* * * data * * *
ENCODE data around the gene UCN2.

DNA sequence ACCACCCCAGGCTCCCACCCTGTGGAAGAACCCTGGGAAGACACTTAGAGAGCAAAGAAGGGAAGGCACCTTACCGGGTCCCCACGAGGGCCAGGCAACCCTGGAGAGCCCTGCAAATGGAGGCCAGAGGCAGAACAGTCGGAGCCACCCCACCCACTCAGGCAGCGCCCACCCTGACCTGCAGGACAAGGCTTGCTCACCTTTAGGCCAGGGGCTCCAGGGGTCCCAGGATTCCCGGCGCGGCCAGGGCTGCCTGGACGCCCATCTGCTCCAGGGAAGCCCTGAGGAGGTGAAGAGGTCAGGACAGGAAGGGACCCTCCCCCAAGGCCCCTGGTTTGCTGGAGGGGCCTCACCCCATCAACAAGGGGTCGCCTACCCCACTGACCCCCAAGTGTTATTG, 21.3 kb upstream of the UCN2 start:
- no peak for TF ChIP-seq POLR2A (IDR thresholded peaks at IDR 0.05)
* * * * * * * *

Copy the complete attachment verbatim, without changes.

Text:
ENCODE data around the gene UCN2.

DNA sequence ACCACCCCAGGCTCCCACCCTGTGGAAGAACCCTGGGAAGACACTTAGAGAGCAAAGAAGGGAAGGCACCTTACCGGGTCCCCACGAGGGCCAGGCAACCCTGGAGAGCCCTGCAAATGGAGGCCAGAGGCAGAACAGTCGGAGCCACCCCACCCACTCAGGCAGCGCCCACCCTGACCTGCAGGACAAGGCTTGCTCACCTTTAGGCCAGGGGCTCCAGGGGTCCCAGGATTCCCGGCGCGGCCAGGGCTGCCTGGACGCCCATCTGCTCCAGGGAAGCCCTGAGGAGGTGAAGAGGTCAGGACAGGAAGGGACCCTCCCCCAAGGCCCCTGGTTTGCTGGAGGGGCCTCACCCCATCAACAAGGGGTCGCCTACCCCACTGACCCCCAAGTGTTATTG, 21.3 kb upstream of the UCN2 start:
- no peak for TF ChIP-seq POLR2A (IDR thresholded peaks at IDR 0.05)